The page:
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Helping others: Retired veteran devotes his time giving back to those affected by PTSD

by Wyoming Livestock Roundup

Operation Remount Corporation Founder Kelly Alexander and his wife and co-founder Karen call Jay Em home. The pair works with veterans and first responders throughout the U.S., pairing them with a mustang to promote healing, build trust and form a bonding relationship for both the horse and rider. 

Beginning journey 

Kelly shares he always joked with the Army, saying, “You’re going to have to kick me out. And, they pretty much did – they medically retired me after 22 years of service.” 

“I was one of those kids who knew what they wanted to be when they grew up, and I wanted to be a solider,” says Kelly. “After being medically retired I started to ask, what is my purpose? What is my next task and how do I identify myself?” 

In 2014, Kelly was diagnosed with post-traumatic stress disorder (PTSD). He got a service dog and began discussing his retirement plan – a place with some wide-open spaces, good friends and the ability to put down some roots.

A horse was never in his original plan, but he found his true therapy came from horses. 

“I never grew up with horses or had been around them,” he says. “So, as I was looking at this retirement in the face and searching the internet in what I wanted to do and how I wanted to reinvent myself. I came across a website for the Mustang Heritage Foundation.” 

After attending a Veterans & Mustangs program, he knew he wanted to do something similar. 

“When you step inside of a pen with a 1,000-pound animal that hasn’t been around humans and if they have it hasn’t been a positive thing, you really have to stay in the moment,” he explains. “You cannot think about stress from other aspects of your life.”

He continues by saying, “Going through the program wasn’t all rainbows and butterflies – we had bad days, but the lesson hit hard and it hit deep – if my head isn’t in the right place, the horse is going to let me know.  In the end it allowed me to start healing instead of grasping for a purpose out of desperation.”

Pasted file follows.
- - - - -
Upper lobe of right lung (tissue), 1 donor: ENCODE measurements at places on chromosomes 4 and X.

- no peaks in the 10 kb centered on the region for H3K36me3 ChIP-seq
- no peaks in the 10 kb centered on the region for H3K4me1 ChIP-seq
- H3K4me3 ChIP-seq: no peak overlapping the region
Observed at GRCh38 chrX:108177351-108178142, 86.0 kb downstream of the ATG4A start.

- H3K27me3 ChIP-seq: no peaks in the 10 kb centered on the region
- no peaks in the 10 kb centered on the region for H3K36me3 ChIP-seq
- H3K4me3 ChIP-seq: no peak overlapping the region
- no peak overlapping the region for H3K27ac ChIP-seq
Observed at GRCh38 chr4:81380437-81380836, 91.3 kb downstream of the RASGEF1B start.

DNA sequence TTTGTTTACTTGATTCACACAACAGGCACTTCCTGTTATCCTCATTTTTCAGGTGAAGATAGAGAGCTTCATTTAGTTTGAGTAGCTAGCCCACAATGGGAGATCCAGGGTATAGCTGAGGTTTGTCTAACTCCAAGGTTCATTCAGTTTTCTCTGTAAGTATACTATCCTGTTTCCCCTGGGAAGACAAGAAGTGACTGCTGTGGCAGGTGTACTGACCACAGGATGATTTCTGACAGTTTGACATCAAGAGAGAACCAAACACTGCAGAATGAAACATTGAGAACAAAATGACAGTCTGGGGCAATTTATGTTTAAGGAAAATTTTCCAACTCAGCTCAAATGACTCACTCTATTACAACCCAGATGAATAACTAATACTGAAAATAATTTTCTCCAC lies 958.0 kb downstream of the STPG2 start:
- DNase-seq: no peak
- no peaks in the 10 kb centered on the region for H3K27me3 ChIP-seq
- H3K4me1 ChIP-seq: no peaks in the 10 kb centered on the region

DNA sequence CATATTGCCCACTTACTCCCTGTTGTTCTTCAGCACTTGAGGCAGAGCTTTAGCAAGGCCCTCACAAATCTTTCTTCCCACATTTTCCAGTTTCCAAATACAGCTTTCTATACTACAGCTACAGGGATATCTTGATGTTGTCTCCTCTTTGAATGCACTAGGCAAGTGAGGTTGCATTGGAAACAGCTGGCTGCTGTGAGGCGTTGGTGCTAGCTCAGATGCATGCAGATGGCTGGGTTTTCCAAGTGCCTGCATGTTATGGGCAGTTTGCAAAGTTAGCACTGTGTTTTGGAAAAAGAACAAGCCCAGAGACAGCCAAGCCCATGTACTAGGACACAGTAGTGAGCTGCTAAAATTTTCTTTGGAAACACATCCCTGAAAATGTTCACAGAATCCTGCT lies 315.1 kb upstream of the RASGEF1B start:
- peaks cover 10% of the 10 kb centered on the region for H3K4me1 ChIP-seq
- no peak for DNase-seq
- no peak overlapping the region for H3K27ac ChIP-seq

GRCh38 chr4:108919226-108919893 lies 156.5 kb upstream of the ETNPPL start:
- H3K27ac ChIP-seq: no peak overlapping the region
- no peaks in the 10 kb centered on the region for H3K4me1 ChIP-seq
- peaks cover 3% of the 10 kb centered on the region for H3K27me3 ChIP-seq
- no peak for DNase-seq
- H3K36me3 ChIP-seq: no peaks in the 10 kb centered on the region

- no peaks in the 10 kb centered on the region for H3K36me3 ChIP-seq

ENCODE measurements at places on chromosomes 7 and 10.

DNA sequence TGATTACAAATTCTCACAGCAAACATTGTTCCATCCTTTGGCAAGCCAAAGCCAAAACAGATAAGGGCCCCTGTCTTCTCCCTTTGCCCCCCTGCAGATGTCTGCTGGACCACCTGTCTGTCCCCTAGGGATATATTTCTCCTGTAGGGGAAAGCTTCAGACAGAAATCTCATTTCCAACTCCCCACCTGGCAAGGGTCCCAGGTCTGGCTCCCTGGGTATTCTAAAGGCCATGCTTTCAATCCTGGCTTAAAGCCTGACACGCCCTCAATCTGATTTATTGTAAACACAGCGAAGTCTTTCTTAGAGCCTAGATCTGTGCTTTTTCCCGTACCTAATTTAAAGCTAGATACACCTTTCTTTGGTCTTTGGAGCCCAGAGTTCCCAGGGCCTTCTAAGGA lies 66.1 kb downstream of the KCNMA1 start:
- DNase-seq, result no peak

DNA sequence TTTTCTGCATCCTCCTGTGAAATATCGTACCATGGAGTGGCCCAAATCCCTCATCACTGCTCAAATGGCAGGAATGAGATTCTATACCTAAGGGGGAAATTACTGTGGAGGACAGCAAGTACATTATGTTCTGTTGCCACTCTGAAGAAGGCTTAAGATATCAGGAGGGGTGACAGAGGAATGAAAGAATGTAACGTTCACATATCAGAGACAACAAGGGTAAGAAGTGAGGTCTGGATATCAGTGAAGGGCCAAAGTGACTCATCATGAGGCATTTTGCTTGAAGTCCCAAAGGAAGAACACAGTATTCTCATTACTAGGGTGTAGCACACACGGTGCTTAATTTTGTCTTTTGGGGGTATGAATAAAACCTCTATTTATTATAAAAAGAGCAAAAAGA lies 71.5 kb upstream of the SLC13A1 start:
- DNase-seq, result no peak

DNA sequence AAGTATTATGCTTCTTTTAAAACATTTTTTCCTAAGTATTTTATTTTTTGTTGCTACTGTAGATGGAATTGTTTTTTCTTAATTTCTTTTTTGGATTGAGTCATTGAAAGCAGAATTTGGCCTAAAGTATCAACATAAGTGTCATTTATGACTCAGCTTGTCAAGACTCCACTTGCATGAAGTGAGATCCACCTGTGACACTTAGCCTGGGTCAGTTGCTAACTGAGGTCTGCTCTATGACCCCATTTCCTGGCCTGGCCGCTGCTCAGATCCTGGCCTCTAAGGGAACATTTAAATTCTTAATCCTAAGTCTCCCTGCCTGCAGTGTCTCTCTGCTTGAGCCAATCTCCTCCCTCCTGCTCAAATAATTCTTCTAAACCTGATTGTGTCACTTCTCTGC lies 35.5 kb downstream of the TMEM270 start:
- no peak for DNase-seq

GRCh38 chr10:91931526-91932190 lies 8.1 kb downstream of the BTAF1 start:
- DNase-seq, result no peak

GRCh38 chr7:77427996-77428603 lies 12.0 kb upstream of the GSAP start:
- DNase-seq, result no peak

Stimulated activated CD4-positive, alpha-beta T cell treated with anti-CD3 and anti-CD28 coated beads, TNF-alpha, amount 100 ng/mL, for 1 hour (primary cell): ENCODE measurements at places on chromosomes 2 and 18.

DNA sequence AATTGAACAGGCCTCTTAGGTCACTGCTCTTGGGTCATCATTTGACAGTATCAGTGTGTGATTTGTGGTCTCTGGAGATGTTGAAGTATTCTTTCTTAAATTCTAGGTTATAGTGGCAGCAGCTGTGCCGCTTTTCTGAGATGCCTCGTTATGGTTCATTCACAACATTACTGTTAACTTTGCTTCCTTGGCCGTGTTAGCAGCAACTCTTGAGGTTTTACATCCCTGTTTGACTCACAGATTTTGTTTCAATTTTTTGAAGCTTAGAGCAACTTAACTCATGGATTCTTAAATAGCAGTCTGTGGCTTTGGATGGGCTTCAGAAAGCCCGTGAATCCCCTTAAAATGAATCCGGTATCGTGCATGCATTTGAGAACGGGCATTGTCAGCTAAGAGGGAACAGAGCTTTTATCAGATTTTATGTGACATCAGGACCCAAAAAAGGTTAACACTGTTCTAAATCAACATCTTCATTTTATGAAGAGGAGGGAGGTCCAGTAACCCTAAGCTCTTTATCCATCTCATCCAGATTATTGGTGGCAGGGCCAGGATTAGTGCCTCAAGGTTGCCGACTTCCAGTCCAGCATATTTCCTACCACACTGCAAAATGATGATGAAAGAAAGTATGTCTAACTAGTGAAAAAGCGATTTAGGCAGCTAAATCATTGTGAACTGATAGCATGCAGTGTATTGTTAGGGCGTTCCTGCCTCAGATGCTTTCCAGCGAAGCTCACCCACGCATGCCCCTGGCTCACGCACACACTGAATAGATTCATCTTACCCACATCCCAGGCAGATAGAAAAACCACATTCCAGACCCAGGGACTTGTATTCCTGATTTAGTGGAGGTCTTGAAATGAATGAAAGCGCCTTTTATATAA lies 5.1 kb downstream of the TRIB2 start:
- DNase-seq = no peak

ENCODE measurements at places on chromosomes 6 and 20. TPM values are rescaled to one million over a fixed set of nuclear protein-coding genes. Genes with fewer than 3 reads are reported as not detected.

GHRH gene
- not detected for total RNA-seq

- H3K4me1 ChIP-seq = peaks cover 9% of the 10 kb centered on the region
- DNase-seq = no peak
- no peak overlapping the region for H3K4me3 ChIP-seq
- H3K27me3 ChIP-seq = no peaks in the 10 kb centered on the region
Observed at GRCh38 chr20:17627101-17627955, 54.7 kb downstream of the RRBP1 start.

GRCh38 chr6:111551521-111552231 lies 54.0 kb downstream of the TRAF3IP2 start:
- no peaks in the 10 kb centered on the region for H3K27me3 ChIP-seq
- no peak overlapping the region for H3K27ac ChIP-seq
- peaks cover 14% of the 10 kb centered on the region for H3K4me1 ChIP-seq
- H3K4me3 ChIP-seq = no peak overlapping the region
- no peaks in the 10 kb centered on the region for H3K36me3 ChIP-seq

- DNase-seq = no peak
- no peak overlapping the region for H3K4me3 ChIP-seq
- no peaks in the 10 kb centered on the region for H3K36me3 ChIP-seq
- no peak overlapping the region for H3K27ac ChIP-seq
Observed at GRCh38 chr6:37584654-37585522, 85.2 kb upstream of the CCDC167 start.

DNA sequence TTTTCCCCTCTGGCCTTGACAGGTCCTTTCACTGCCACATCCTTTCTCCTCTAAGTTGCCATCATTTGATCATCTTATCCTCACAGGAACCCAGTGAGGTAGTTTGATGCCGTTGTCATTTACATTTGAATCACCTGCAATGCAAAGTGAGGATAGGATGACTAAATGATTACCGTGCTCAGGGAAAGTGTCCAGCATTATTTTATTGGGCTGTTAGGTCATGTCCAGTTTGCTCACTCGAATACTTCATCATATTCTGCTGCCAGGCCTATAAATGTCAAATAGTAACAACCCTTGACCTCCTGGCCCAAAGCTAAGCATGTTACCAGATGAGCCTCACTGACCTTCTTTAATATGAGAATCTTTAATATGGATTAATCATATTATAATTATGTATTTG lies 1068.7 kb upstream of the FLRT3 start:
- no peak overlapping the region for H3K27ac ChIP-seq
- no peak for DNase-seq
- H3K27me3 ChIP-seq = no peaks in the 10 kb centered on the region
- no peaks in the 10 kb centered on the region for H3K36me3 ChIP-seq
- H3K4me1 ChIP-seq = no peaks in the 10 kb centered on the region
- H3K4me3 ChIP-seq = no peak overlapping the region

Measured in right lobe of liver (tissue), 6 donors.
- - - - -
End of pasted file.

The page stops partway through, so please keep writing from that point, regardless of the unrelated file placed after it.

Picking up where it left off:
“I realized if I could do this, then a whole bunch of other people could too,” he says. “I then discovered this is what I wanted to do – to offer this same scenario I experienced to other veterans and first responders.” 

Current program 

The nonprofit program is entering into its second season. Currently, the program can only host three students at a time, says Karen. 

The program utilizes horses from the Bureau of Land Management (BLM) Wild Horse and Burro program. Kelly helps facilitate transfers of horses to participants.

At the end of the program, attendees have the option to take the horse home – some do and some don’t, but he highly encourages participants take the horse home, he notes. 

“If a participant doesn’t take the animal back with them it makes it difficult for them to practice the skills they have learned,” he shares. “For me, it’s about facilitating the two to come together and stay together.”

“From what I’ve seen, in my opinion, these mustangs are much smarter,” shares Kelly. “They have a lot of heart and they don’t do anything halfway.”

Karen notes equine therapy has really helped her husband with his PTSD. 

“I’ve not only seen the benefits for my husband through this process, but also for the horse who has gone through PTSD of their own,” she shares. “When the two come together it’s very magical to see the two heal each other. This process has changed lives.”